• During a Q&A session with Civic Hall founder Andrew Rasiej, Rubio declared that he wasn’t in favor of eliminating the federal minimum wage (contrary to prior reports) but that he opposed raising it.

  • Asked about the U.S. Digital Service and whether he would continue it were he elected president, he said “If it proves that it’s something that is effective and that it can attract the brightest minds to improve how government works, then that’s something we should definitely continue.”

  • Our Jessica McKenzie covered the event in a bit more detail for Civicist.
  • The future of work: The Guardian’s Alex Hern argues it’s time to stop referring to “the sharing economy,” saying that the “gig economy” is a much better descriptor for what’s actually going on: “a dependence on tenuous labor, particularly that provided by individuals working as third-party contractors rather than full employees.”

  • recent survey by the Freelancers Union found that nearly 54 million people, or one-third of the work force, are doing freelance work. According to the survey, “86 percent of the nation’s freelancers are likely to vote in 2016, and 62 percent are more likely to vote for a candidate who supports freelancers’ interests.”

  • As Katie Benner reports for the New York Times, politicians are turning more to gig economy startups like Thumbtack, Munchery, and Managed by Q, for advice on how to address their needs.

  • Related: On October 7, Michelle Miller of is co-hosting a White House town hall with President Obama to discuss the future of work and the “importance of worker voice.” You can submit a question in advance here. (Here’s Coworker’s Jess Kutch speaking at PDF 2015 last June about “the power of employee-led online organizing.”)

  • Brave new world: An in-depth report by Mother Jones’ Mark Follman on data-driven efforts by “threat assessment professionals” to intervene before mass killers take action includes this troubling news: “When I asked threat assessment experts what might explain the recent rise in gun rampages, I heard the same two words over and over: social media. Although there is no definitive research yet, widespread anecdotal evidence suggests that the speed at which social media bombards us with memes and images exacerbates the copycat effect.”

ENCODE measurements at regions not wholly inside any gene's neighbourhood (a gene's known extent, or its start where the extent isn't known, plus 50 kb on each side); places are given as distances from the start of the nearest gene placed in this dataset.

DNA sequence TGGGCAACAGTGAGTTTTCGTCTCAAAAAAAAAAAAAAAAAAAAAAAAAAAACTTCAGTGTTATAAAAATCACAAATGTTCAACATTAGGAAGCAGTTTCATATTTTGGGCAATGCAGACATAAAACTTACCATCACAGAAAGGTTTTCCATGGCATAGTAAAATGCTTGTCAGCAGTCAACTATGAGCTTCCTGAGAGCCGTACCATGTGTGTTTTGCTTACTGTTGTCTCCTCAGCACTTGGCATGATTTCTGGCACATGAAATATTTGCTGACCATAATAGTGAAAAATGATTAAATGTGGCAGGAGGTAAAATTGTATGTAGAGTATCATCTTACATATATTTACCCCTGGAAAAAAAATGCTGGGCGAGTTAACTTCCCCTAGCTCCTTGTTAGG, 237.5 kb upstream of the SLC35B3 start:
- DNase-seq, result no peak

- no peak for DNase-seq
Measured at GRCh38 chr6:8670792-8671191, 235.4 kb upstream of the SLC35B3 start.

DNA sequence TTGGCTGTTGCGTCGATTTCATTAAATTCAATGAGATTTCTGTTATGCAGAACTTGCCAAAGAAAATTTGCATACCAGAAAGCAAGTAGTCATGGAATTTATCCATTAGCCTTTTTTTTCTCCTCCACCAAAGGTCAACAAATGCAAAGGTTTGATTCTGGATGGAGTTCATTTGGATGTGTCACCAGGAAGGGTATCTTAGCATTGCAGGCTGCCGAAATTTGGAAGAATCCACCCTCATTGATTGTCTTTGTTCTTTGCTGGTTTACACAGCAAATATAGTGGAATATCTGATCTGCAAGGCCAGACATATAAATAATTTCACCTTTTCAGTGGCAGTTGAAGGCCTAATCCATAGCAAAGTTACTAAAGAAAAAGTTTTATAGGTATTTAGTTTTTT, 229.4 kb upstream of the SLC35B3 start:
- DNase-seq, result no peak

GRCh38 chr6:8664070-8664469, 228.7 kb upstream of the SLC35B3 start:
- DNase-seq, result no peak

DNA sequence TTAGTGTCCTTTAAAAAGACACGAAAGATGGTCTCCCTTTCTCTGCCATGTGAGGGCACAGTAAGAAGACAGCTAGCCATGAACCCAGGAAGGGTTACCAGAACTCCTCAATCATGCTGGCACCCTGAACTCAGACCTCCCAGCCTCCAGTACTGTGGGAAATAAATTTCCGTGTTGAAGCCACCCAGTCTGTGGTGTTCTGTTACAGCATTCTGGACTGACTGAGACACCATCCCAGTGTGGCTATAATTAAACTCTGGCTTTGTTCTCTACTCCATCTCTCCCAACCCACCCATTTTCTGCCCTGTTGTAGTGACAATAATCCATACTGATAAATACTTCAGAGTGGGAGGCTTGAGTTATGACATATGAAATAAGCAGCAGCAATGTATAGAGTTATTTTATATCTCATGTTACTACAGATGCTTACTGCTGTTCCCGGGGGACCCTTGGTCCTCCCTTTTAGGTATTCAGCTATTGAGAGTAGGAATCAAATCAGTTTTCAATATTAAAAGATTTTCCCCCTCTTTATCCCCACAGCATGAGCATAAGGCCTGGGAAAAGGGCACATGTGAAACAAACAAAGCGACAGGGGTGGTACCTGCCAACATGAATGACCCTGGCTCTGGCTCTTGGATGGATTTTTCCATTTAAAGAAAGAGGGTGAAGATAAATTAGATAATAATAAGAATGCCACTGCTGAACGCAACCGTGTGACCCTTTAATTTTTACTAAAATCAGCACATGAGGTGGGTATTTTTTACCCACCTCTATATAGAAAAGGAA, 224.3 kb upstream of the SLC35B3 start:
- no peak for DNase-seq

• Self-described “budding young journalist” Eve Peyser managed to interview notorious pharmaceutical price-gouger Martin Shkreli by swiping right on his profile on the Tinder dating app, as she details in this piece for

  • Exile watch: Edward Snowden has offered to go to prison in the U.S. as part of a plea deal that would allow him to come home, but as Ewen MacAskill reports for the Guardian, he says he “won’t serve as a deterrent to people trying to do the right thing in difficult situations.” But, he adds, the U.S. Justice Department has made no effort to contact him to discuss any plea deal.

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The presidential candidate with the most Facebook followers might surprise you; the Democratic party won’t recognize Lawrence Lessig as a candidate; and more.

  • Future, Imperfect: In America, Google searches for “gun shop” tend to be more popular than “gun control” but after the mass shooting in Oregon late last week, that trend flipped, Lorenzo Ligato reports for the Huffington Post. Among the top queries people ask are, “What do police say about gun control?” and “Why does nothing get done about gun control?”

  • According to Google search trends, public interest in America in a mass shooting tends to last a month, at best, Emily Badger and Kevin Schaul report for the Washington Post. They write, “It doesn’t gradually recede with time as memories often do; it disappears, abruptly.”

  • A proposal that would let Uber and Lyft drivers form nonprofit organizations to collectively bargain on their behalf is making progress through the Seattle city council, Daniel Beekman reports for the Seattle Times.